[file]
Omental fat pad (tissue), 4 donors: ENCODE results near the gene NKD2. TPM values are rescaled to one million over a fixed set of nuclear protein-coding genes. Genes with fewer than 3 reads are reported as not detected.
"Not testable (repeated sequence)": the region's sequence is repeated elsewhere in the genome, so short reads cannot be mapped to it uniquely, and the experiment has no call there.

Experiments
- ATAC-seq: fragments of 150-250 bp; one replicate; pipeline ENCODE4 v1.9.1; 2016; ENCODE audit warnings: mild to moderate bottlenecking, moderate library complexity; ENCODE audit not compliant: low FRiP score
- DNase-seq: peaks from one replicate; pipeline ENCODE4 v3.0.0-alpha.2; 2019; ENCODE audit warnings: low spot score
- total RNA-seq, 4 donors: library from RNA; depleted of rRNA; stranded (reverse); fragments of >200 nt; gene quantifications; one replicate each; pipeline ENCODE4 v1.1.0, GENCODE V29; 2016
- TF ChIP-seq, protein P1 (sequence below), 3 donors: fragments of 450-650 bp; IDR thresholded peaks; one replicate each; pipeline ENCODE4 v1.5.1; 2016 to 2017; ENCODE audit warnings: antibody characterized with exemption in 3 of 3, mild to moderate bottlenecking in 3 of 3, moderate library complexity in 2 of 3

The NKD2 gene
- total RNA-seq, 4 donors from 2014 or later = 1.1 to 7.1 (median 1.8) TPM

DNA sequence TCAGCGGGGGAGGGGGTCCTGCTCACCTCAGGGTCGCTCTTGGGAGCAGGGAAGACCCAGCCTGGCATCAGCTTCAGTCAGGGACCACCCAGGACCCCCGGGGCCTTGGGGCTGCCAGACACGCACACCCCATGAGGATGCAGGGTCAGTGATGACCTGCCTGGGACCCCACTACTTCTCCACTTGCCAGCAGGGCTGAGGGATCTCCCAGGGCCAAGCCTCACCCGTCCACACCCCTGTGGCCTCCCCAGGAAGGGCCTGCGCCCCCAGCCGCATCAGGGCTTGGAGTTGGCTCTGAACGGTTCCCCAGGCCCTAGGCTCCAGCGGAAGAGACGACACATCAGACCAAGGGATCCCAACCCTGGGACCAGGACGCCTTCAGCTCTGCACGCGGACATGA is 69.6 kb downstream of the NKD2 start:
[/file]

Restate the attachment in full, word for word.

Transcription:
Omental fat pad (tissue), 4 donors: ENCODE results near the gene NKD2. TPM values are rescaled to one million over a fixed set of nuclear protein-coding genes. Genes with fewer than 3 reads are reported as not detected.
"Not testable (repeated sequence)": the region's sequence is repeated elsewhere in the genome, so short reads cannot be mapped to it uniquely, and the experiment has no call there.

Experiments
- ATAC-seq: fragments of 150-250 bp; one replicate; pipeline ENCODE4 v1.9.1; 2016; ENCODE audit warnings: mild to moderate bottlenecking, moderate library complexity; ENCODE audit not compliant: low FRiP score
- DNase-seq: peaks from one replicate; pipeline ENCODE4 v3.0.0-alpha.2; 2019; ENCODE audit warnings: low spot score
- total RNA-seq, 4 donors: library from RNA; depleted of rRNA; stranded (reverse); fragments of >200 nt; gene quantifications; one replicate each; pipeline ENCODE4 v1.1.0, GENCODE V29; 2016
- TF ChIP-seq, protein P1 (sequence below), 3 donors: fragments of 450-650 bp; IDR thresholded peaks; one replicate each; pipeline ENCODE4 v1.5.1; 2016 to 2017; ENCODE audit warnings: antibody characterized with exemption in 3 of 3, mild to moderate bottlenecking in 3 of 3, moderate library complexity in 2 of 3

The NKD2 gene
- total RNA-seq, 4 donors from 2014 or later = 1.1 to 7.1 (median 1.8) TPM

DNA sequence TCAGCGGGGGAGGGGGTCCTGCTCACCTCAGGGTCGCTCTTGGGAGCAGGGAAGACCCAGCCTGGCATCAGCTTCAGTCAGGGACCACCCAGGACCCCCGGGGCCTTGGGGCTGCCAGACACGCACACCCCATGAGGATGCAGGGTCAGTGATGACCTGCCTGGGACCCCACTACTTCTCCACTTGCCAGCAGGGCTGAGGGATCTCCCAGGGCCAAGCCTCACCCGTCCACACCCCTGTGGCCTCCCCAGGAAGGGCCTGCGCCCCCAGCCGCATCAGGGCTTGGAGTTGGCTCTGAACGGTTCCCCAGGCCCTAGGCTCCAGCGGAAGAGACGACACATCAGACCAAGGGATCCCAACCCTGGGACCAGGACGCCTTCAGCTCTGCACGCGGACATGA is 69.6 kb downstream of the NKD2 start: